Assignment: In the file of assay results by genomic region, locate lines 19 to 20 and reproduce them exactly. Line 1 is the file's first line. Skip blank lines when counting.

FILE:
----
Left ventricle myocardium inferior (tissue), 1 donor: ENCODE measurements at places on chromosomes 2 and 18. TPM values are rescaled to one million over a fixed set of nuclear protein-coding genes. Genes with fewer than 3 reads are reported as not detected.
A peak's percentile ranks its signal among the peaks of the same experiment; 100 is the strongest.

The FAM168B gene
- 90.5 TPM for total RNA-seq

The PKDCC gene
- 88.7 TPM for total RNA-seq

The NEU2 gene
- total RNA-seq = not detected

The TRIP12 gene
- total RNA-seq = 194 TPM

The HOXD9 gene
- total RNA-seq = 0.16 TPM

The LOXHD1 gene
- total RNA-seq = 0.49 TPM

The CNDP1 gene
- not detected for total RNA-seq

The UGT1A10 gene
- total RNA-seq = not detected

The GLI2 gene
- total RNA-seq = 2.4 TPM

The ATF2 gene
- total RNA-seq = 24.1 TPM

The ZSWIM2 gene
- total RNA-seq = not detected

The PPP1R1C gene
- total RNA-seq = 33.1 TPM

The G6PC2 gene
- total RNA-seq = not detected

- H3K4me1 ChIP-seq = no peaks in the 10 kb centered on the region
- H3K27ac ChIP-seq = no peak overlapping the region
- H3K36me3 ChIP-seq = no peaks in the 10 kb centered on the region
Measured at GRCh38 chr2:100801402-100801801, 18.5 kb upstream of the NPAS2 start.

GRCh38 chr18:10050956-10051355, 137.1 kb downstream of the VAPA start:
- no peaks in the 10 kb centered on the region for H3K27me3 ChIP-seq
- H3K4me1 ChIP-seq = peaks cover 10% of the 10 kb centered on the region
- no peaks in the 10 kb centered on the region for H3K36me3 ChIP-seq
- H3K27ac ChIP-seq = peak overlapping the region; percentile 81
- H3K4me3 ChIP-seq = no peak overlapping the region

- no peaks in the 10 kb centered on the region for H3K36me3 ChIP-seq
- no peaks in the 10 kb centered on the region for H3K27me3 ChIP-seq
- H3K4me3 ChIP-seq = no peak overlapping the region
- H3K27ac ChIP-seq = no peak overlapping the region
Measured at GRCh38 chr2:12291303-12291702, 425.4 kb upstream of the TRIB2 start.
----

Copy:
The GLI2 gene
- total RNA-seq = 2.4 TPM